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Informe de industria: Producir - Coproducir...
Sára László • Productora, Campfilm
por Fabien Lemercier
La productora de la compañía húngara Campfilm habla sobre su carrera y sobre la situación actual del mercado con motivo de su participación en la iniciativa Producers on the Move de la EFP
Este artículo está disponible en inglés.
A graduate from the University of Theatre and Film Arts in Budapest, Sára László co-founded Hungary’s Campfilm with director Marcell Gerő and DoP Tamás Dobos in 2007, and is now selected for EFP's Producers on the Move.
Cineuropa: What have been the main stages of your career as a producer?
Sára László: In the first years after founding Campfilm, we produced our films using national financing sources and our distribution strategy was also mainly focused on Hungary. Campfilm’s first two international co-productions were short film Soft Rain by Dénes Nagy, made with Novak Prod in Belgium, and Cain’s Children [+lee también:
ficha de la película] by Marcell Gerő, made with Jba Productions in France. These two films also gained us entry to the international festival world: Soft Rain premiered in Cannes, Cain’s Children in San Sebastian and both enjoyed a long festival journey afterwards. Years later, The Euphoria of Being [+lee también:
ficha de la película] by Réka Szabó was an important step for us, in terms of international distribution - we had our first international cinema release agreement signed. 2015 marked a new chapter, where we started developing our first two fiction features: Natural Light by Dénes Nagy and Bullhorn Lullaby by Viktor Oszkár Nagy (read news). Following on from its world premiere and the Silver Bear Award it won in the Berlinale competition this year, Natural Light is now setting out on its cinema journey, travelling to movie theatres all over the world, as well as screening on other distribution platforms, so I'm now discovering a new phase in my career.
Can you describe Campfilm’s feature slate?
In May and June 2021, we will see the cinema release of our two recently completed features: Bullhorn Lullaby by Viktor Oszkár Nagy and Natural Light by Dénes Nagy. Campfilm is currently producing a feature documentary by Sári Haragonics (Her Mothers [+lee también:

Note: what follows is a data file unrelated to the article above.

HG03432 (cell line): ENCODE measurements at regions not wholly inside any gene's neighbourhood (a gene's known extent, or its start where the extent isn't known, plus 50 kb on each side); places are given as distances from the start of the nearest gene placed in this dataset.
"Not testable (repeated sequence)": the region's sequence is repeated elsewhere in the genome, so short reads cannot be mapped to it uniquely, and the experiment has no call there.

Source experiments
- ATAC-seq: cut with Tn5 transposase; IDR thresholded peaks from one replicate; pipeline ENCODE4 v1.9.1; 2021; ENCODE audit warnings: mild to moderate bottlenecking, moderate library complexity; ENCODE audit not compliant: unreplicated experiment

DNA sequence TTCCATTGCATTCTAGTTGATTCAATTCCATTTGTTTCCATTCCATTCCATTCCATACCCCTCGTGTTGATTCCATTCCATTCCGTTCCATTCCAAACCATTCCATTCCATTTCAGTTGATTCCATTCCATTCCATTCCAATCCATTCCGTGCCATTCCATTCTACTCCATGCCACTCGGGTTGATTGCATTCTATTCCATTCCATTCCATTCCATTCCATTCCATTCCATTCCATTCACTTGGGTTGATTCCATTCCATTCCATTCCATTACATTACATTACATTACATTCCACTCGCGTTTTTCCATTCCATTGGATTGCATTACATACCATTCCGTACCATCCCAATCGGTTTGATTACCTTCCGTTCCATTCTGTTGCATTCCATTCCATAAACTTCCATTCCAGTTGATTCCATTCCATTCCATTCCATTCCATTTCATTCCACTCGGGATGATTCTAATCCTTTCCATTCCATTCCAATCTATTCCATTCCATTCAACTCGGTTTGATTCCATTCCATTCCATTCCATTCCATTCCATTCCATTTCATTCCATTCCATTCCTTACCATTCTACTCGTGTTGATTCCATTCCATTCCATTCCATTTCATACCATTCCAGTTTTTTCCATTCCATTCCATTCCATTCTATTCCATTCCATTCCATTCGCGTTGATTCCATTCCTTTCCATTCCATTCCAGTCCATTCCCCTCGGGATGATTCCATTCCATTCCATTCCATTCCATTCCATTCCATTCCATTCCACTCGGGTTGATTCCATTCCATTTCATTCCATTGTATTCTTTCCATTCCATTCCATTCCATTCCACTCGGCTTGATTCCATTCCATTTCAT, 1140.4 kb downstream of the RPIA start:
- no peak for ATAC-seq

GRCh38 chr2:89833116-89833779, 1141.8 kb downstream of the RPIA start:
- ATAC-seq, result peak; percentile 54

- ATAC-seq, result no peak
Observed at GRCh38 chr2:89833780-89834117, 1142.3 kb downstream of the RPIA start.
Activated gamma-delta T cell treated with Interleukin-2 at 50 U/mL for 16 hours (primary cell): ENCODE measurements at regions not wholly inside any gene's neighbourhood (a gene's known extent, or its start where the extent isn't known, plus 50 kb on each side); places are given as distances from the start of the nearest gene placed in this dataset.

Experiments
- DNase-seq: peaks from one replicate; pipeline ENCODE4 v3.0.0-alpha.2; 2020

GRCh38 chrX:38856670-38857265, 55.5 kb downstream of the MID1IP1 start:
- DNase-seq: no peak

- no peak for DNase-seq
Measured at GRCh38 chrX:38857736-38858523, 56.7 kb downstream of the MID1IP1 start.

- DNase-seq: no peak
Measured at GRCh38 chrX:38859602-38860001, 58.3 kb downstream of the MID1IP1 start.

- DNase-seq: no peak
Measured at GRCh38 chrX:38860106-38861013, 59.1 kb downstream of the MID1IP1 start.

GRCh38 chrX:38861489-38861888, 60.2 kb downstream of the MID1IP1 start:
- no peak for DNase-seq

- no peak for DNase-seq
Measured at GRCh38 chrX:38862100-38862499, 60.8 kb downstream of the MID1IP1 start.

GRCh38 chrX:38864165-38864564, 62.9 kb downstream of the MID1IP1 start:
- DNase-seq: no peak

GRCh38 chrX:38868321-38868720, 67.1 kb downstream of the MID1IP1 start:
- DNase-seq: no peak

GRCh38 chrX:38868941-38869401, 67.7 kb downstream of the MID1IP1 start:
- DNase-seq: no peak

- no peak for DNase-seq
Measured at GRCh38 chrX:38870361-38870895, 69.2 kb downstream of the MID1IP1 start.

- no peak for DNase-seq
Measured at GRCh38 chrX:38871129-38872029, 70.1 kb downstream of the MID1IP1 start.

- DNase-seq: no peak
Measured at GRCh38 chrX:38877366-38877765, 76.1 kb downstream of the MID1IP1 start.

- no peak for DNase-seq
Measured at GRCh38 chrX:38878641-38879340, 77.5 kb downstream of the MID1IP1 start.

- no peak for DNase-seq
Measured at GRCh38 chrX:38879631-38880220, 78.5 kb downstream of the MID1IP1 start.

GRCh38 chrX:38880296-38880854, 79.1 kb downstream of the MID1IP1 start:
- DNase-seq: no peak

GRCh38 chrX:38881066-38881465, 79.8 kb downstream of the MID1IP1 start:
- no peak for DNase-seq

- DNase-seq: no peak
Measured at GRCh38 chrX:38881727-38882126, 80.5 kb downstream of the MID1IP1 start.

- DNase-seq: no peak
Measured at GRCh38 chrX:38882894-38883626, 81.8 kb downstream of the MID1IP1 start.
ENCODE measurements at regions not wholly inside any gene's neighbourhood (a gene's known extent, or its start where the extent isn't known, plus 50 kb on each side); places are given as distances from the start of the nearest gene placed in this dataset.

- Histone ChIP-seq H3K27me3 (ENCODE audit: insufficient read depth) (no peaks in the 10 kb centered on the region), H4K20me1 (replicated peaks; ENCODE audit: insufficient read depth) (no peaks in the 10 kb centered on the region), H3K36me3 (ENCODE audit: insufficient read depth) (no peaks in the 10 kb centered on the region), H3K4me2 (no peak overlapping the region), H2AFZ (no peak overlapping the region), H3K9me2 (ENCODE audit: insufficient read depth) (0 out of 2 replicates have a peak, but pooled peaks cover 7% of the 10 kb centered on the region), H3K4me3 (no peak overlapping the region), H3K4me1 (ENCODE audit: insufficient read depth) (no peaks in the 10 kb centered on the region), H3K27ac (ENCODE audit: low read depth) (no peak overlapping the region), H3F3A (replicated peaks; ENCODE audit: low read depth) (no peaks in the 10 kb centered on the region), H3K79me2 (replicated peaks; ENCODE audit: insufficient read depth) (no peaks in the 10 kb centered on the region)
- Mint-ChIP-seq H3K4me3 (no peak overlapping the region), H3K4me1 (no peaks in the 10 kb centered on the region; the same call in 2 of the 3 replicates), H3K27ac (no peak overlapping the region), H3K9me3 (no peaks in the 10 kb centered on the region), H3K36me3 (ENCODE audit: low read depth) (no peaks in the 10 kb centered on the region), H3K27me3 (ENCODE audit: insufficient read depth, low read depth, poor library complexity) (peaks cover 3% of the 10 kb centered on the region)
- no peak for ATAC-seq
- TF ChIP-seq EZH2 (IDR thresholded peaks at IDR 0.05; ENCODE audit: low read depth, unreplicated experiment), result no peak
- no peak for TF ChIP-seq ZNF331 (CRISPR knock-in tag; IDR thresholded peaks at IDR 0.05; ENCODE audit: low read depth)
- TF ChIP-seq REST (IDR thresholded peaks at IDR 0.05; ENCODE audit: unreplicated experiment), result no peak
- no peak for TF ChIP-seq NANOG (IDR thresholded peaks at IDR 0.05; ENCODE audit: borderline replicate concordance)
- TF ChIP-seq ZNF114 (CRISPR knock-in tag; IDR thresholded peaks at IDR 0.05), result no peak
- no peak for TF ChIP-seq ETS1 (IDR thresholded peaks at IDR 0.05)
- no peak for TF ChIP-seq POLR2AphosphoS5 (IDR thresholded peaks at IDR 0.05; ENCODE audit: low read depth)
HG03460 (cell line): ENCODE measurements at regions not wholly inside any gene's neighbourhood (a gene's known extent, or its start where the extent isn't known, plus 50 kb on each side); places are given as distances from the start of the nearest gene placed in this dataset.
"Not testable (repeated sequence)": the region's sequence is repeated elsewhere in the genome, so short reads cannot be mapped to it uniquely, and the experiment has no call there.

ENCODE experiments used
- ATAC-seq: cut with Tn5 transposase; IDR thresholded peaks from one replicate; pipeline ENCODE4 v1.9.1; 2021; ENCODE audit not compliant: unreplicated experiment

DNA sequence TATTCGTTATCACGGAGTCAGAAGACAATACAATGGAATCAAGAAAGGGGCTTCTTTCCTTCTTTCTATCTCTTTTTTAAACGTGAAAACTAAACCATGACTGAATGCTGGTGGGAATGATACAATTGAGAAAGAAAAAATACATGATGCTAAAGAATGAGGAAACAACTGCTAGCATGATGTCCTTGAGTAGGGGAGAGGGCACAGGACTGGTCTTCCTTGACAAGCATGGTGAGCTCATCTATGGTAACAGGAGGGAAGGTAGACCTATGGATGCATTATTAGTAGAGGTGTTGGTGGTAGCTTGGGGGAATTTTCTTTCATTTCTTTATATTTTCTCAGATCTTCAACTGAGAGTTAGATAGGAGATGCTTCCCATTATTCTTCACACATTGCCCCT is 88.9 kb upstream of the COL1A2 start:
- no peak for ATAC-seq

entrevista: Asia Dér, Sári Haragonics
ficha de la película]) and is also in the early development stage on upcoming features by Viktor Oszkár Nagy and Marcell Gerő.
What type of films are you interested in making? What is your company’s production philosophy?
The films produced by Campfilm are author-driven films, mostly dealing with social issues. The focus is always on very personal, human stories. We often work with first-time filmmakers. Both of us producers at Campfilm - Marcell Gerő and I - come from a film direction background, we’re close to the creation process. This also means that we commit to a relatively small number of projects at a time.
What do you think of the film financing system in Hungary?
The Hungarian film financing system has gone through several changes in recent years. The National Film Institute’s current regulations are clear and are mostly based around practical film production needs. One big advantage is the year-round nature of the funding application process, and a reliable tax incentive model representing 30%. One of the Institute’s major goals is to encourage international co-productions. In 2015, the institute’s predecessor, the Hungarian National Film Fund launched the Inkubator program - a special funding pool to support young directors making their first feature film - which is a very successful initiative. The system is more favourable to feature films; feature-length documentaries with potential for cinema release aren’t given as much attention and aren’t seen as important at the moment, so the recently founded Hungarian Documentary Association (HDA) is now in dialogue with decision-makers in order to initiate changes which will facilitate the production of these films.
Do you have any international plans which involve co-producing with other European countries?
With all three of the films in production or in development mentioned above, we are aiming to make them via international co-productions. Another important goal, right now, is to try out the role of minority co-producer. We are working on two majority Slovak projects with the company PubRes (a series called Convictions directed by Tereza Novotova and a feature entitled Emma And The Death’s Head by Iveta Grófová), and in both cases the third co-producing country is the Czech Republic.
You are one of the EFP’s Producers on the Move. What does this mean to you and how do you think it will it help you?
I feel honoured to represent Hungary in this year's program. Being part of Producers on the Move is an important step in a European producer’s career, because it offers concrete affirmation that we have reached a certain level in our professional lives. I think it will help in many ways, most importantly in finding new professional partners, but also in potential partners finding me and our company.
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